Skip to main content

Investor relations: What CFOs need to know before an IPO

CFO Insights

In this issue of CFO Insights, we’ll examine the elements of the initial public offering (IPO) investor relations (IR) process and the CFO’s role in executing them.


Going public can be complex, expensive, and time-consuming, with new challenges, expectations, and stakeholders: analysts, investors, activists, regulators, and media. How they view the initial public offer (IPO) and the company over time can weigh on the company’s performance and perhaps the CFO’s own tenure.
Managing the new pressures requires strong investor relations (IR), but the starting point is not the quarterly close or the earnings call. Rather, it’s having a compelling investment thesis, defining the desired investor base that aligns with your thesis and risk profile, assembling relevant and timely information and insights to guide investors toward management’s view of the stock’s value, telling a compelling and credible story to the Street, and managing investor perceptions in the aftermarket.

What’s your investment thesis?

Given investors’ many alternatives to invest their capital, it’s vital to have a clear and sound investment thesis. What is the investment opportunity and potential future value your company offers? How will you create long-term value for the investors you seek and differentiate it from what competitors offer? Remember, value is an interpretation that investors make of the facts they have at their disposal about future expectations, not historical performance. It’s the job of management and IR to shape investors’ expectations of the company’s future performance and gain their confidence. How well that’s done can significantly impact the stock’s valuation during the IPO and over time.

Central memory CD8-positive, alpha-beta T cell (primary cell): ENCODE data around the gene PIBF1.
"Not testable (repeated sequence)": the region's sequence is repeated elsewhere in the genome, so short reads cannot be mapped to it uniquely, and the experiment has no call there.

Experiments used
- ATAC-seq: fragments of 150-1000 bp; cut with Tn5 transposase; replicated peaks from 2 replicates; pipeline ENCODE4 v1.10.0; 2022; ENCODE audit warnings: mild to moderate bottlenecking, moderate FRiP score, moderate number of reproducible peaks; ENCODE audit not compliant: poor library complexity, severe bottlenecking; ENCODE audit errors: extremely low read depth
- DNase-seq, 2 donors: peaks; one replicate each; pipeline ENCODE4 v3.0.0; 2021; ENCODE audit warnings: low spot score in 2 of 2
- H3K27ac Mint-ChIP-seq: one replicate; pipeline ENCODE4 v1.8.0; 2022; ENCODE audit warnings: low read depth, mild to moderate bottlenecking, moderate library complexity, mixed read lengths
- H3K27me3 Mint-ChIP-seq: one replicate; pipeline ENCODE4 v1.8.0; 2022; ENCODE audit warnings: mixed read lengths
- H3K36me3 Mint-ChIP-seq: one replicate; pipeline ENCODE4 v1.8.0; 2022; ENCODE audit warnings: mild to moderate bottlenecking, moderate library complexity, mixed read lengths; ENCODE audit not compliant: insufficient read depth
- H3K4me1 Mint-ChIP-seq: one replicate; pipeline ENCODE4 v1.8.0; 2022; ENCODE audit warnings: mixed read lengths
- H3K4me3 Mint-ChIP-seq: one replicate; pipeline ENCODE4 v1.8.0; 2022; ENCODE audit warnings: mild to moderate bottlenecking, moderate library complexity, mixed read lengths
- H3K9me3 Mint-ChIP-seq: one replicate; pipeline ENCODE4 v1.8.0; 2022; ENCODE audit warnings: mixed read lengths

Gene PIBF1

As a company’s business strategy evolves, its investment thesis may change, but it should remain the cornerstone of how CFOs and other executives communicate with the Street. Periodically, consider re-evaluating what makes the company an attractive investment with facts to support your views. Beware: complexity is the enemy of valuation. Investors seek certainty, and they may invest elsewhere if your investment thesis and communications are complicated.

What type of investor do you want?

The growth in asset classes has elevated the importance for CFOs and IR to understand the type of investors that align with their company’s investment thesis and engage with them routinely. When planning your IPO, think about which type of investors best align with your company’s investment thesis, risk profile, and capital needs, and consider whether your investment thesis supports these objectives. Do you seek investors with a long-term orientation who desire consistent, steady returns? Or are investors who are willing to forgo short-term returns for long-term growth a better fit?
A mismatch of expectations can create volatility in your stock. It is important that this is carefully considered in the lead-up to the IPO and roadshow and actively managed in the aftermarket. Beware other investor types that can impact the stock, such as high-frequency traders, ETFs, and mechanical traders that use algorithms.

What information does the Street need to value your stock?

The market’s need for information is insatiable. CFOs and IR must determine what information is needed and when, who will produce it, and how to glean insights to guide the market to their view of the stock. How might investors and analysts value the company, and what models might they use? CFOs and IR also need intelligence and tools to track the company’s performance relative to its peers and identify developments that could boost or threaten the stock’s performance. Considerable planning should go into the process and systems for producing information needed to convey the company’s strategy, progress, and story. The more systematized the process, the more time for analyzing data for insights, trends, and KPIs.